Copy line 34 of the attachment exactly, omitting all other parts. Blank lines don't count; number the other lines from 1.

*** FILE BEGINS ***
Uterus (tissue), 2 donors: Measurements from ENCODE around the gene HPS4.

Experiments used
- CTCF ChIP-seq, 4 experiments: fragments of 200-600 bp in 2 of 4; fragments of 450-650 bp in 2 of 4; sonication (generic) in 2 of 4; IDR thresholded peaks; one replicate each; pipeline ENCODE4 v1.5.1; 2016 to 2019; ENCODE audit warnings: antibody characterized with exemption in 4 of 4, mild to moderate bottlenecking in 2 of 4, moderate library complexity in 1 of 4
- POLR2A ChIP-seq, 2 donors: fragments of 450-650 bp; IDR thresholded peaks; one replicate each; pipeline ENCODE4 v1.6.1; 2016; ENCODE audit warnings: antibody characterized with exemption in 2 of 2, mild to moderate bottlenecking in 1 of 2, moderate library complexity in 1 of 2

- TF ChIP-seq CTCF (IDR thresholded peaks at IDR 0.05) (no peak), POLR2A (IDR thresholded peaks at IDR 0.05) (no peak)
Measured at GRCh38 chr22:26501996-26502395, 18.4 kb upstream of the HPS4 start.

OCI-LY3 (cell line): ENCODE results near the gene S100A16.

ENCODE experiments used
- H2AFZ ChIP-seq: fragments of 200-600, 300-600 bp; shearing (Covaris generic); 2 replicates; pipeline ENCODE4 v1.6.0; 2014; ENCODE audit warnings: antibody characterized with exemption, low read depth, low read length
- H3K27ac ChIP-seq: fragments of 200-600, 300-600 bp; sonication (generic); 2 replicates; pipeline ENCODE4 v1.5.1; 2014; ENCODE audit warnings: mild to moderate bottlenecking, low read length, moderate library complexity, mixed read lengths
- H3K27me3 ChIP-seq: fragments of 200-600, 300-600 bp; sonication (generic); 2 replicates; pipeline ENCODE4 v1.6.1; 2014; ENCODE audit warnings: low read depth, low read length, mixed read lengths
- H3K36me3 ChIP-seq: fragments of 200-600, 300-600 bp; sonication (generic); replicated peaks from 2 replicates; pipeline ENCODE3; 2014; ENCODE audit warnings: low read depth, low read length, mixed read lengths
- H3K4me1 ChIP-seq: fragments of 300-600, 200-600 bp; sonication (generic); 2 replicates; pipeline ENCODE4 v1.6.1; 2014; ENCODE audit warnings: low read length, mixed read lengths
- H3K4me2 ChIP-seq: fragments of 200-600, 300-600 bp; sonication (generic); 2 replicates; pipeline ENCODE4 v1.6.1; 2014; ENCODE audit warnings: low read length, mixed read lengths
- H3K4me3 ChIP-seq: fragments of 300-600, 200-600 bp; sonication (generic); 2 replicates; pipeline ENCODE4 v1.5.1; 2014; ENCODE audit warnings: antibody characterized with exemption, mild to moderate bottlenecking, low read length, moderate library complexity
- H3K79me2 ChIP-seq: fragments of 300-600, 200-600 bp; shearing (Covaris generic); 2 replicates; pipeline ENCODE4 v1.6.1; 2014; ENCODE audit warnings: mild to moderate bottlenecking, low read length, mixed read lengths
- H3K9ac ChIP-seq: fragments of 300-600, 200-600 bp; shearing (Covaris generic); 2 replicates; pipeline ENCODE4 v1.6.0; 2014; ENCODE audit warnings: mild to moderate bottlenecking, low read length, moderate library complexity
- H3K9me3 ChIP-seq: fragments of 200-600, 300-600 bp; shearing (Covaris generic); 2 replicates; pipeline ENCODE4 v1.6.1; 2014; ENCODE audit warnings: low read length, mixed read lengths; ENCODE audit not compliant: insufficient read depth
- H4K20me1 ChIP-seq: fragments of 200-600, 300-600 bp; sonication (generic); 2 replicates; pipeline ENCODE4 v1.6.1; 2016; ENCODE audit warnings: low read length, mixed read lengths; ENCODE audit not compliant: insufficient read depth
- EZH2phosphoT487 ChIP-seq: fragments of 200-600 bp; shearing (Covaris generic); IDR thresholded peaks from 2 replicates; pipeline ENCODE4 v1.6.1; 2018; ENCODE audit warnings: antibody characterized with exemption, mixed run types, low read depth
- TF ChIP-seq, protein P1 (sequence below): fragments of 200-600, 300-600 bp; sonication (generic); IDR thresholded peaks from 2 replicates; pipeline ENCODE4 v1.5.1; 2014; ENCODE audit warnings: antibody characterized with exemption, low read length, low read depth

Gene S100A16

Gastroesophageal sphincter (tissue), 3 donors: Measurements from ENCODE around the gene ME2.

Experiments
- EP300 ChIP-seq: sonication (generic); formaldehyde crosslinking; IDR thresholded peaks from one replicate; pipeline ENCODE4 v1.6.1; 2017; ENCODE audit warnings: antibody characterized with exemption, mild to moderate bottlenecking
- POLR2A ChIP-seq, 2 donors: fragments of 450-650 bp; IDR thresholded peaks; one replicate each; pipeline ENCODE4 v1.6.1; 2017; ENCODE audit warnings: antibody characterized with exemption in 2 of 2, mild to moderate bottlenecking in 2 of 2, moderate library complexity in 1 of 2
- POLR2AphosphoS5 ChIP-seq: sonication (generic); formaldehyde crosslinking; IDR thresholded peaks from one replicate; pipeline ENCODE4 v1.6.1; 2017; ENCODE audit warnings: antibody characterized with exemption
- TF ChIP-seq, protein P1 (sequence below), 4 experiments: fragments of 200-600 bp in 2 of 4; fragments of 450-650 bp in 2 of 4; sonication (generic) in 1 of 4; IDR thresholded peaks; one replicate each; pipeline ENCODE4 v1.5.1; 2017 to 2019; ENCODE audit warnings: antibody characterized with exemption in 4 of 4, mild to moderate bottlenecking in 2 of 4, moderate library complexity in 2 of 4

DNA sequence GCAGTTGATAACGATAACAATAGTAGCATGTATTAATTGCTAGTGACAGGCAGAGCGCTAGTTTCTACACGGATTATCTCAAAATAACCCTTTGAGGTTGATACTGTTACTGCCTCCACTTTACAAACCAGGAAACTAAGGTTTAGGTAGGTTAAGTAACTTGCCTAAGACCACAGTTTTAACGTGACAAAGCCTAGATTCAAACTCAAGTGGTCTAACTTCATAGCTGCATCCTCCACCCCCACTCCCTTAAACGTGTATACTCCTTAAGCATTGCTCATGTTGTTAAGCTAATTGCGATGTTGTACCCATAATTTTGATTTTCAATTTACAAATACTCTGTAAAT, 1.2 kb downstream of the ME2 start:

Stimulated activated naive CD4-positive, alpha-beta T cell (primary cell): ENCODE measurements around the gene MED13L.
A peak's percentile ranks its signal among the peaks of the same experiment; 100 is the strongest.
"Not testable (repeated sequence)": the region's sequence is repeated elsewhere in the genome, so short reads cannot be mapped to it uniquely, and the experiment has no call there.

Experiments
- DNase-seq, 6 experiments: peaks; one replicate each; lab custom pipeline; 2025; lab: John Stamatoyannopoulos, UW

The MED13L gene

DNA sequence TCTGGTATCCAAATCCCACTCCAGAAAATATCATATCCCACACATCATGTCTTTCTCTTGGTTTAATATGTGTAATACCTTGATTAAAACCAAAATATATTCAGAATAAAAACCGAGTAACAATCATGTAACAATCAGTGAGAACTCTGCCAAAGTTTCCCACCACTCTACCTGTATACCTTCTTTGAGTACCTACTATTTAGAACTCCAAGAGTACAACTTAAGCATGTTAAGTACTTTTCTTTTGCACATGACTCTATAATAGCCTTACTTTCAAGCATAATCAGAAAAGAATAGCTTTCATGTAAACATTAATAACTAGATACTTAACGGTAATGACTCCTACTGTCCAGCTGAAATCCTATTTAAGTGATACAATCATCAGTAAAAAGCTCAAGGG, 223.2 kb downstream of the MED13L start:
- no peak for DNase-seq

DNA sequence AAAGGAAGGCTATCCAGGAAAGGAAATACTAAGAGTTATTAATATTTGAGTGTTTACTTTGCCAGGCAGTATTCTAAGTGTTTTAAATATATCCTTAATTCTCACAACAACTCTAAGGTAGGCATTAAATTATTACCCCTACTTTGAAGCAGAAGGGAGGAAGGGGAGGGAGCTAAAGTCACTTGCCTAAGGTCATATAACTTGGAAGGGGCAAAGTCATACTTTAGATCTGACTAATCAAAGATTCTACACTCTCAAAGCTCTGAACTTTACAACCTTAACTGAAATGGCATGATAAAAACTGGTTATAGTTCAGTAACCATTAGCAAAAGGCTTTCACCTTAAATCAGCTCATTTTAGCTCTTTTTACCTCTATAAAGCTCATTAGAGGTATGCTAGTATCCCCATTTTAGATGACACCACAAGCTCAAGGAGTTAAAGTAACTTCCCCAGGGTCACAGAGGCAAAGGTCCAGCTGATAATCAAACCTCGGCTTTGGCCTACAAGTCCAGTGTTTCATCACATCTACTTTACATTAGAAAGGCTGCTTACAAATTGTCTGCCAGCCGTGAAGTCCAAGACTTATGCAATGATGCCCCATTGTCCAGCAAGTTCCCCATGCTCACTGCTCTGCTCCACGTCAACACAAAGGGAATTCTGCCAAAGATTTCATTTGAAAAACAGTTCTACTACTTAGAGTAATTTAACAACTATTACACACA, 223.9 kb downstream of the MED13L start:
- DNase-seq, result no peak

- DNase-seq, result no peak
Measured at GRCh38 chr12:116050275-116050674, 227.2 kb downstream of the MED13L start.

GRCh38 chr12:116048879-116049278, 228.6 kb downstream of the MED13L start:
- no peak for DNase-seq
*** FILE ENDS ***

- DNase-seq, 6 experiments: peaks; one replicate each; lab custom pipeline; 2025; lab: John Stamatoyannopoulos, UW